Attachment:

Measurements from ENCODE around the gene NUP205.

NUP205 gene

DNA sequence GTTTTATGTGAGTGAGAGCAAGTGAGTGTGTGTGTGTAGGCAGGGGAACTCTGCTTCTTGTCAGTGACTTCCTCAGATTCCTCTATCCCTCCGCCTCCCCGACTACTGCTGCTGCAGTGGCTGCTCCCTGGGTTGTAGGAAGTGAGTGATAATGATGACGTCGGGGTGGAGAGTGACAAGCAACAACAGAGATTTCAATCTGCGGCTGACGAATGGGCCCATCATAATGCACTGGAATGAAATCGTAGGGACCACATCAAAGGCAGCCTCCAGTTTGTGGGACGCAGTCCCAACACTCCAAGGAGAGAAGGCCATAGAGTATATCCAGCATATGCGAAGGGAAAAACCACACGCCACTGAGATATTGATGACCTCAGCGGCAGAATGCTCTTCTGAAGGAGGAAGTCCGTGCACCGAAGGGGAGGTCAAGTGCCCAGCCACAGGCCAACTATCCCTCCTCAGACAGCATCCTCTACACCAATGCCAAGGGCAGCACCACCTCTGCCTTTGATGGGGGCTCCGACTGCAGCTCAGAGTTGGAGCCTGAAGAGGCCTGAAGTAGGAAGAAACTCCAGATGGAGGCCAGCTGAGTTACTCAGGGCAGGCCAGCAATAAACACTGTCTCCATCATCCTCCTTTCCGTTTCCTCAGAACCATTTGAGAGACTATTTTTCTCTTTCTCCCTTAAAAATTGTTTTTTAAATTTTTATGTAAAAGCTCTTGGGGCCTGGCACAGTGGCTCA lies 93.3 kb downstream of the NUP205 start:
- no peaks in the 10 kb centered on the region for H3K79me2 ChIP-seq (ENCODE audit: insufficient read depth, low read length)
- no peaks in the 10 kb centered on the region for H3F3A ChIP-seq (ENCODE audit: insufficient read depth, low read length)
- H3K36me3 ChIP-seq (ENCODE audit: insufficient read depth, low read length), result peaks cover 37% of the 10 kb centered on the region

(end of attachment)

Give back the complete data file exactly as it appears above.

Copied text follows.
Measurements from ENCODE around the gene NUP205.

NUP205 gene

DNA sequence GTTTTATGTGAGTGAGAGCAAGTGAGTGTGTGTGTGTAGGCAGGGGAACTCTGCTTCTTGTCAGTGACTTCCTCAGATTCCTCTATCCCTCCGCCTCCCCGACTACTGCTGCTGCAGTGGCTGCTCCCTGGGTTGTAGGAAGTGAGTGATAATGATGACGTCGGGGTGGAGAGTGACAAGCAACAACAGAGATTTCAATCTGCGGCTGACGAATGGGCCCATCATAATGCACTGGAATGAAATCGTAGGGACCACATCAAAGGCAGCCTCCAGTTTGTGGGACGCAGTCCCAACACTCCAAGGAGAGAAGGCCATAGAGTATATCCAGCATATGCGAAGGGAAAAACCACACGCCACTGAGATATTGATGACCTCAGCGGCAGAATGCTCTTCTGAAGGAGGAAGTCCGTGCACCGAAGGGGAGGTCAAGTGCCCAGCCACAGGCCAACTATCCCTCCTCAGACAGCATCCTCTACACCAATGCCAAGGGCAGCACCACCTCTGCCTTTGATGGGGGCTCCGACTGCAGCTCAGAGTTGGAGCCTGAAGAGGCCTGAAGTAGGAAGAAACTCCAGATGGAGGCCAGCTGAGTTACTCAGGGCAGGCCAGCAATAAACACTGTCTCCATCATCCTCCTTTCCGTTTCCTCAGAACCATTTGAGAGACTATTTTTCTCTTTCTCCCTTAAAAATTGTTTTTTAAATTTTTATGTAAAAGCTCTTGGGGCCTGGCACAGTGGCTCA lies 93.3 kb downstream of the NUP205 start:
- no peaks in the 10 kb centered on the region for H3K79me2 ChIP-seq (ENCODE audit: insufficient read depth, low read length)
- no peaks in the 10 kb centered on the region for H3F3A ChIP-seq (ENCODE audit: insufficient read depth, low read length)
- H3K36me3 ChIP-seq (ENCODE audit: insufficient read depth, low read length), result peaks cover 37% of the 10 kb centered on the region